Thursday, 11 October 2012

GARDENING WITH NATURE............


Gardening with nature - gardening for bees

 There is a new buzz in eco-friendly gardening: “Gardening for bees”. Why? You buy honey at the supermarket, put it on toast and that’s precisely how near you want to get to bees. They get into your Coke and can give a mean sting, besides some people are even allergic to bee stings! That is only one side of the story. The truth is that human beings need bees to survive – of the 100 crops providing 90% of the world’s food, seventy are being pollinated by bees! 


With bee populations worldwide declining, environmentally responsible people (like the Queen and First Lady Michelle Obama, who both have beehives in their gardens) are getting worried. Therefore savvy gardeners these days take bees into account when planting and designing gardens. How can you help bee populations in your garden?




      

   Plant pollen and nectar rich plants, and plant several of them close together instead of having them scattered singly all over the garden.
·         Bees prefer blue and yellow flowers.
·         They tend to favour plants in sunny spots and those with scented flowers.
·         Sink shallow pans of water in your garden – ponds are normally too deep for bees.
·         Bees favour single flowers over double ones – in the latter the pollen and nectar are too deep to reach.
·         Be careful with pesticides; and if you have to use them, choose those not toxic to bees.





Colours of the Month – Blue and yellow (colours that bees love!)
If you want to follow in the footsteps of the Queen and First Lady and encourage bees to your garden then beg, borrow or buy plants bearing yellow and blue flowers! What about Acacia karroo, gazania, mimulus, snapdragons and hibiscus for yellow and agapanthus, felicia, lavender and scabiosa for blue? 



14 comments:

  1. I've already heard about endangered honeybees and here, in Portugal, we don't see as many colonies are before. I wonder what my breakfast would be if there was no honey...

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  2. syrup ????????? I don't really use a lot of honey, not much of a sweet person,*smile*; but I do know of the importance of bees and pollination, which is what I am most concerned about .

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  3. What's really needed is more funding into researching the parasites that are killing off whole colonies of bees. A cure must be found before it does irreparable damage.

    http://blogs.scientificamerican.com/observations/2012/01/03/zombie-fly-parasite-killing-honeybees/

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    1. Sorry, forgot to put in a proper link, you'll have to copy/paste the link into your browser.

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    2. you are totally right and the problem seems to be world wide. REmember the hive I found in my garden and they all died. It was heart breaking , I could see they were ill, such a small colony that might have gotten lost, but the queen was with them, so I thought I could save them by giving them a safe home close to a food source. They lasted 2 days. I sobbed when I saw them slowly one by one give up.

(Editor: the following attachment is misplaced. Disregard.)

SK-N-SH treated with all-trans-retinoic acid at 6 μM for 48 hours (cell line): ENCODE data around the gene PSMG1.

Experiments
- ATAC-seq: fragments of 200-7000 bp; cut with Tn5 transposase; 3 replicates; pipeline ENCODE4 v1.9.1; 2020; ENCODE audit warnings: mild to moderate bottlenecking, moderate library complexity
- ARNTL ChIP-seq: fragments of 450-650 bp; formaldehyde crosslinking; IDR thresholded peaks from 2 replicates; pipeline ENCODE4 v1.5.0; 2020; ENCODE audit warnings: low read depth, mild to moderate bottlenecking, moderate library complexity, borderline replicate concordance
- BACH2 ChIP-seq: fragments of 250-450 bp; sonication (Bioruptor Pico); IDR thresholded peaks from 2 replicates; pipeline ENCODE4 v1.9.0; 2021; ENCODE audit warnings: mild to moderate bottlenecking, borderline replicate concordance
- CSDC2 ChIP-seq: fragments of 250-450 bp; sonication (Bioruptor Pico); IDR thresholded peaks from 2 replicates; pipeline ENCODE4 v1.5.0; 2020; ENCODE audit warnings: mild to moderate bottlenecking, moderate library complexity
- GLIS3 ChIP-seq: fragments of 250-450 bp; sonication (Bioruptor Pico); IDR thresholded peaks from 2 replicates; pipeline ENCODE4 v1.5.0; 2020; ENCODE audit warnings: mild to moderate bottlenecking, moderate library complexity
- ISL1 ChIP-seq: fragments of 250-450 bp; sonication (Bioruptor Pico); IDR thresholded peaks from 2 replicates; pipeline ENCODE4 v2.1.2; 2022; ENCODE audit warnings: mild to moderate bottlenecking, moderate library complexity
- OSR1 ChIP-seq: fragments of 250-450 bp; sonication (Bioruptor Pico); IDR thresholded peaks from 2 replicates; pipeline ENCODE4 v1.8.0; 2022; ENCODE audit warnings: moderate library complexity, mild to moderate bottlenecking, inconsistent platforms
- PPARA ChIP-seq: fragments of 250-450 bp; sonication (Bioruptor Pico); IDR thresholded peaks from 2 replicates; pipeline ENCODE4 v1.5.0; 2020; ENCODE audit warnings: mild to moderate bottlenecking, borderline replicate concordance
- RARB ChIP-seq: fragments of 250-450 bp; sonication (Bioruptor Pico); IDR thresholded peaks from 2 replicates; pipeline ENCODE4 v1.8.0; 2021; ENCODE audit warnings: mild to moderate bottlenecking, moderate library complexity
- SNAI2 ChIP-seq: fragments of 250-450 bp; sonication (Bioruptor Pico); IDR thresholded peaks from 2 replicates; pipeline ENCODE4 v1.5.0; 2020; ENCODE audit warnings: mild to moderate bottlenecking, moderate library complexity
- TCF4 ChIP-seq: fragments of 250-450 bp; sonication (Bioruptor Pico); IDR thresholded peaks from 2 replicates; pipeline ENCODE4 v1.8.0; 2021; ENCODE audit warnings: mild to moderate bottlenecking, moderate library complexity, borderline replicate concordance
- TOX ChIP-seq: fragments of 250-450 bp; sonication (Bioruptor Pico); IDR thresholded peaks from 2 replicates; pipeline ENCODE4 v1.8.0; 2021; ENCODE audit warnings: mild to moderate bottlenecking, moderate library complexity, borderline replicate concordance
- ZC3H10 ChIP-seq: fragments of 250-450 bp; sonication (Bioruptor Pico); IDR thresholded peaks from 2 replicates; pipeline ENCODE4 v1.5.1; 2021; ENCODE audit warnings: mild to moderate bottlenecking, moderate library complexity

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  4. Hey you crazy Dane. You got a beautiful picture of
    that Bee.. Yes never kill a Bee if not for Bees we would
    be in trouble...

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    1. I never kill a bee, though my daughter is highly allergic to the sting, so is Russel's youngest. I have a contact, The Beeman for relocating when I find a hive or they start swarming, too close to the house. Now those 2 no longer live at home, I am re-planting

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  5. I have read about this months ago in the garden mag I get every month. That is why I have and still am in the process of changing what I am growing. Have never been one for annuals or deciduous, always evergreen flowering shrubs and veggies. It is also another reason why my garden is looking a bit bare. It is still too cold to plant much in the garden but the seedlings are getting bigger. Feeling positive here as the sun is actually shining today. lol

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    1. has been an ongoing problem for a couple of years I think, just thought interesting the planting list, so more of
      gazania, mimulus, snapdragons and hibiscus agapanthus, felicia, lavender and scabiosa goes into the garden this summer. I am off to the local nursery for the specials this week.

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  6. I never knew the bee was in trouble.... most of my garden is yellow and red <-- red for the hummers..... if bees leave me alone then all is fine.... I do however spray to keep them from the hummingbird feeders....

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    1. nooo nooo darling , no spraying , nooo nooo.

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  7. I have found they like any colour as along as they can get into the center of them for the sweet stuff. I have a red single rose in particular they love. It popped it's first one flower a couple of days ago. Everything is looking good and healthy and I am starting to get impatient waiting for the best part. A nice good soaking light rain started during the night and will last all day. Not too cold either, we just need some sun.

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    1. ooooooh, your roses are out, do post pictures, must go shoot Mr T's they are looking gorgeous, though not my fav flower, at the moment , sooo pretty.

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